“Though one may be overpowered, two can defend themselves. A cord of three strands is not quickly broken.” — Ecclesiastes 4:12 (NIV)

Praise be to the Lord, for he showed me the wonders of his love when I was in a city under siege. In my alarm I said, “I am cut off from your sight!” Yet you heard my cry for mercy when I called to you for help.” — Psalm 31:21-22 (NIV)

© 2018 CGThelen

I followed the others into the large room and took a seat with them. I sighed as I sat down, my body aching from another week of skirmishes; my emotions ragged from the continuing attacks. I wondered how much longer our small platoon could hold on.

For the moment we took refuge here, assembled together as one. I glanced around at the group. So many like me who had been fighting this battle for years. So many who bore the scars of relentless attacks from the enemy. I could see the fatigue in their eyes, yet I also saw their determination to press on. Together we were still a formidable force for the enemy to contend with despite our weaknesses.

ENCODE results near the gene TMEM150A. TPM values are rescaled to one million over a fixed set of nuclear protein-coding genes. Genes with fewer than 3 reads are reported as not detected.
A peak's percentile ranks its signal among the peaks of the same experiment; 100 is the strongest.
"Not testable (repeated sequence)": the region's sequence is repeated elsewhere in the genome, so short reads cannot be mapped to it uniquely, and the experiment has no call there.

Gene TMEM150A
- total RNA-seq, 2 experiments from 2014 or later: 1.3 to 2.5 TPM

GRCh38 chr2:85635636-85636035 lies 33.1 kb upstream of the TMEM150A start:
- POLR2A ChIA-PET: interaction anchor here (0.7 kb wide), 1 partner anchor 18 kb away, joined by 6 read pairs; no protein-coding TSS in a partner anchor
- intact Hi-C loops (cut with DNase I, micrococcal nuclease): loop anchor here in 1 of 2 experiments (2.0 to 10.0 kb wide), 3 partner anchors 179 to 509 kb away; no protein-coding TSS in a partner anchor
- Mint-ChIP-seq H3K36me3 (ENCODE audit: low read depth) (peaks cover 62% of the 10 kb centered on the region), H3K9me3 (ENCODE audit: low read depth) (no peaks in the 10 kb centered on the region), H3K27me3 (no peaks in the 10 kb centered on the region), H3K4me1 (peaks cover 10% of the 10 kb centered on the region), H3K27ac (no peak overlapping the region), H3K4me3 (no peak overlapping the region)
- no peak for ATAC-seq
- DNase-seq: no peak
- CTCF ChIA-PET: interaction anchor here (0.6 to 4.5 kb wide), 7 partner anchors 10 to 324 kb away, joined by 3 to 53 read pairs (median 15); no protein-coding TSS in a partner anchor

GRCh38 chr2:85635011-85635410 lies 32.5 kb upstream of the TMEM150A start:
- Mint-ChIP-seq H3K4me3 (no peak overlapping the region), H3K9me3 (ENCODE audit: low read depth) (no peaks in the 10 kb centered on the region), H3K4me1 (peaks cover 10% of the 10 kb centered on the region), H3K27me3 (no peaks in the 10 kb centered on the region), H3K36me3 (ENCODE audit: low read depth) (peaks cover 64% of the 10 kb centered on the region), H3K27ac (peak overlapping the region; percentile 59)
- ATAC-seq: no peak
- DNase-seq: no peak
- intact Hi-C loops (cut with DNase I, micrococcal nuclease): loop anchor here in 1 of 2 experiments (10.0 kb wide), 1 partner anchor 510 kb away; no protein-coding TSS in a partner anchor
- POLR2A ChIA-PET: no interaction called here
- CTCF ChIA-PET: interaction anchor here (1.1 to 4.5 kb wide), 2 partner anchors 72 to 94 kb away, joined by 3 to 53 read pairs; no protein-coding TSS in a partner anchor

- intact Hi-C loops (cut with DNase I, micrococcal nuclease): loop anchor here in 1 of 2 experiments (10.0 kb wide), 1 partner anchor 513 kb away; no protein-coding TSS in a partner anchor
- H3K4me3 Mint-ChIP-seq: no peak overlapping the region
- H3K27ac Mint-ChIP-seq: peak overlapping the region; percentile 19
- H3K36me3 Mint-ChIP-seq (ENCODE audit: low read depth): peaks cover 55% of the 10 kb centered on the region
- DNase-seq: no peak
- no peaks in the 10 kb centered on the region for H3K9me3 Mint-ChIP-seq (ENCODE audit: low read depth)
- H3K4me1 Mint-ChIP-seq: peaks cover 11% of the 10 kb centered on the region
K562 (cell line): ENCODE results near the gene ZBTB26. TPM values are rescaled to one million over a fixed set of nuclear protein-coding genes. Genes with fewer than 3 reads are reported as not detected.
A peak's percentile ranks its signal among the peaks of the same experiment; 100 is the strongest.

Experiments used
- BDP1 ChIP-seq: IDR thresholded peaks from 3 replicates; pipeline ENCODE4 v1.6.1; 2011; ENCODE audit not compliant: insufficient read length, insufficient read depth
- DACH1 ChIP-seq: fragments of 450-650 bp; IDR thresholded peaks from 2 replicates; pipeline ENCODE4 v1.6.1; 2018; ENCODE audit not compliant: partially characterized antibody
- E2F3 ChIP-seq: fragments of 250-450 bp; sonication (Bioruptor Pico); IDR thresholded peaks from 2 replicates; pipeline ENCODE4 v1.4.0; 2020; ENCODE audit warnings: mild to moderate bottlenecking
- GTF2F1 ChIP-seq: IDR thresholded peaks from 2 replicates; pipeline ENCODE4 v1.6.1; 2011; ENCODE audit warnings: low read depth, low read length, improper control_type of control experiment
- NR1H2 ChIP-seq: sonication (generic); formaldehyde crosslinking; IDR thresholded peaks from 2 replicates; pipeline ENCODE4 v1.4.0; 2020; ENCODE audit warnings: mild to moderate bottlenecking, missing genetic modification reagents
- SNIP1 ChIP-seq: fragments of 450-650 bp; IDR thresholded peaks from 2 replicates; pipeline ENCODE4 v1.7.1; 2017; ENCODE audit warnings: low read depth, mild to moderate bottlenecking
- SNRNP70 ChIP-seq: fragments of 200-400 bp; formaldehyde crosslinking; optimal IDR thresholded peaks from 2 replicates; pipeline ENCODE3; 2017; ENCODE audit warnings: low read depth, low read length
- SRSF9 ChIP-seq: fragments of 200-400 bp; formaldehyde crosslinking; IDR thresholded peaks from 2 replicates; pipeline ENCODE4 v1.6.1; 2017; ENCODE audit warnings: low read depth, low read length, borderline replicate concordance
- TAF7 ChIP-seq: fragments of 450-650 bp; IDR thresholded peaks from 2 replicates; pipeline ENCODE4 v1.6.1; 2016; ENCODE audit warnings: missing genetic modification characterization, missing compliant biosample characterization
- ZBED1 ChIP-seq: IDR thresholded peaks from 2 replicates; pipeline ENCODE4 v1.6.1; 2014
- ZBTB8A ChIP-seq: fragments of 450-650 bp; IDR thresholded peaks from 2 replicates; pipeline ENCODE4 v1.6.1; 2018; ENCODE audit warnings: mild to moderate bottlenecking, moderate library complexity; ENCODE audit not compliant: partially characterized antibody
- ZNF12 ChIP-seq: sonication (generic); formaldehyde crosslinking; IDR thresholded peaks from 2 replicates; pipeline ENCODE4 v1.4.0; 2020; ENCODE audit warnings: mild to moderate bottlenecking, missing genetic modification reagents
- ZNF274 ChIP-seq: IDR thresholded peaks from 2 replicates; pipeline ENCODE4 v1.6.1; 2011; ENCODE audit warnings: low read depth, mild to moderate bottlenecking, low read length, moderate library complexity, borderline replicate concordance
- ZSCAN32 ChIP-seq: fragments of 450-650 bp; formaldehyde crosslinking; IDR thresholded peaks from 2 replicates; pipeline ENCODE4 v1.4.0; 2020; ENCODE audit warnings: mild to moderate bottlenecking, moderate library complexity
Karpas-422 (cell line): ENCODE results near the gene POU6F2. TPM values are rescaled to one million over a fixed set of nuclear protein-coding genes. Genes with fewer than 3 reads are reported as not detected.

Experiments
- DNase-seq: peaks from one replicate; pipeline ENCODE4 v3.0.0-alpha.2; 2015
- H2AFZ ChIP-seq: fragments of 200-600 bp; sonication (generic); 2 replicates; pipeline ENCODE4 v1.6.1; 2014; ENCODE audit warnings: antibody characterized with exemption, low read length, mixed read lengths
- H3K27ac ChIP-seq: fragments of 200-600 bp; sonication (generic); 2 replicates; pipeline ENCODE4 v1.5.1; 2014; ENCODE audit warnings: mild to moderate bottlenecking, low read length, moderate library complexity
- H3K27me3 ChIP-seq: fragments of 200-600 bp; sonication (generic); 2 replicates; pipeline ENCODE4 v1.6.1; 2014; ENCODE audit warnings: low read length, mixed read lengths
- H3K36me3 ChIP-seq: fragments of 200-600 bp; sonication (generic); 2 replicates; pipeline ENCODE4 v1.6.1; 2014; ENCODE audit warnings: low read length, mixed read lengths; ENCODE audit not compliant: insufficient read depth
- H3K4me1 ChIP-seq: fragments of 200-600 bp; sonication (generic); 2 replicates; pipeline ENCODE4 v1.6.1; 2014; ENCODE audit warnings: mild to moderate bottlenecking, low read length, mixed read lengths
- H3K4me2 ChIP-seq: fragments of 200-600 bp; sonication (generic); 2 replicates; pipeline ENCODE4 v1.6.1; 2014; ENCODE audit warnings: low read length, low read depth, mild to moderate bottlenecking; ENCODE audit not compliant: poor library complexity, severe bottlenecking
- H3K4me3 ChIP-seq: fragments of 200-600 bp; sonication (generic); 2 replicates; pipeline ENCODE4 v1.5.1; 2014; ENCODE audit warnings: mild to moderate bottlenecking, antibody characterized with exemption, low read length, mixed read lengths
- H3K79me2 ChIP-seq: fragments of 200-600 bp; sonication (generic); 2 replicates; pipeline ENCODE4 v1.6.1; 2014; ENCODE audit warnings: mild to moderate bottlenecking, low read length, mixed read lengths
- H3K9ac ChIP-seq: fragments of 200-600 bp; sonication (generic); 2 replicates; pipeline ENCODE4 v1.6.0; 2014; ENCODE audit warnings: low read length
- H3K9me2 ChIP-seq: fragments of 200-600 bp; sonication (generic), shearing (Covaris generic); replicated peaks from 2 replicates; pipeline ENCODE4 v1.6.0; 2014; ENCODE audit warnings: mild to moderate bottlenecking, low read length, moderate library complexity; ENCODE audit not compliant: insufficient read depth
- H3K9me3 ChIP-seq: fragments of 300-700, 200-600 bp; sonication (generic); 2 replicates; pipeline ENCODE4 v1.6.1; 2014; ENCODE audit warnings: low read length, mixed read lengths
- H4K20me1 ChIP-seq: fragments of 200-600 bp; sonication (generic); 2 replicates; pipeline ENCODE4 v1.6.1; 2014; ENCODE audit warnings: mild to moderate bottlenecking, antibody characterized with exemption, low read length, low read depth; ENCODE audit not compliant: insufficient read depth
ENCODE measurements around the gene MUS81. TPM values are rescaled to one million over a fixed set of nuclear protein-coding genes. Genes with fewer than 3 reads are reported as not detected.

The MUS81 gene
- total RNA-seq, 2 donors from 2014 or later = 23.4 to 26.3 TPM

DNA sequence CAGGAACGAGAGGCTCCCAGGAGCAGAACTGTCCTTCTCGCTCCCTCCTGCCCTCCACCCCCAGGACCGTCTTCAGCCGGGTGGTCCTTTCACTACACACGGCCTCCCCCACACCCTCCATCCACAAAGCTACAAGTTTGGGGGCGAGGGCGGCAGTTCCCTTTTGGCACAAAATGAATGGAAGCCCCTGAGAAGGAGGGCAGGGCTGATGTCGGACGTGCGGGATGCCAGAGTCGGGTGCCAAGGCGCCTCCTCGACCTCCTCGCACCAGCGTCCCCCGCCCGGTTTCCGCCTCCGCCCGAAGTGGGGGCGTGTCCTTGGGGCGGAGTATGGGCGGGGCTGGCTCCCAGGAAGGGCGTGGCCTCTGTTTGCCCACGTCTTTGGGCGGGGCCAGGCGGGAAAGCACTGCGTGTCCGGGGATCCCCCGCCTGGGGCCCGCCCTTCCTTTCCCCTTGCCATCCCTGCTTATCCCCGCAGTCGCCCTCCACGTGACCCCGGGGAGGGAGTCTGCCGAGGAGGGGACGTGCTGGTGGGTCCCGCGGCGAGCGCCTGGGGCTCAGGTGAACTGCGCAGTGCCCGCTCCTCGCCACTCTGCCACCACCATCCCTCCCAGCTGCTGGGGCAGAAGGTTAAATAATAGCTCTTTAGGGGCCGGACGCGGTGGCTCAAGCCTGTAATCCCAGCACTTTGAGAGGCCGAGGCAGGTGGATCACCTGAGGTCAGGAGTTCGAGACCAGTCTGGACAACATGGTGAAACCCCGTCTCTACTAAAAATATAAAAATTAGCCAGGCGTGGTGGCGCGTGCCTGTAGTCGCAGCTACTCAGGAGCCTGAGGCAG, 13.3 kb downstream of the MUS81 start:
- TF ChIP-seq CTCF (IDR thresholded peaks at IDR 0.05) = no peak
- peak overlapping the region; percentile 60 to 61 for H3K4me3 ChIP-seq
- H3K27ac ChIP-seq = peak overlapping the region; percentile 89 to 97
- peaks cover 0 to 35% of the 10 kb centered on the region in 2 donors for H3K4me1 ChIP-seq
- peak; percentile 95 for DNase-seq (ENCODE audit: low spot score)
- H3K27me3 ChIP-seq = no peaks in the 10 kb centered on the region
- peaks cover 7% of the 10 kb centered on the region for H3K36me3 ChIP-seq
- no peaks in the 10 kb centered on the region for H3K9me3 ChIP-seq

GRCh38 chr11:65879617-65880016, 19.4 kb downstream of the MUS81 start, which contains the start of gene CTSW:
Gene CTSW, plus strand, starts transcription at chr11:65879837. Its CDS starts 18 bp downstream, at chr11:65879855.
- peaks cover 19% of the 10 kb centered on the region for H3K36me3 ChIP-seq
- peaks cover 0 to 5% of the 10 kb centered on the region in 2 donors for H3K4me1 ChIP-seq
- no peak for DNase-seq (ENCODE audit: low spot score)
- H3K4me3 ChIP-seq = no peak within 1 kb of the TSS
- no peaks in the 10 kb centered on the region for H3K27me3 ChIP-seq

In this moment together we sang praises; we shared our struggles; we prayed together; we joined together to find strength and renewal. We meditated on our mission and why we were placed here for this battle. We were told victory is ours. Each Sunday there is hope in the assembled faithful.

I left the church still feeling the fatigue and emotional trauma, but ready to take on the enemy for another week. This group of seasoned faithful, believers who deeply care, helped give me hope to carry on. Once again the enemy would try to break us this week because he feared us the most, God’s faithful warriors banded together as the church.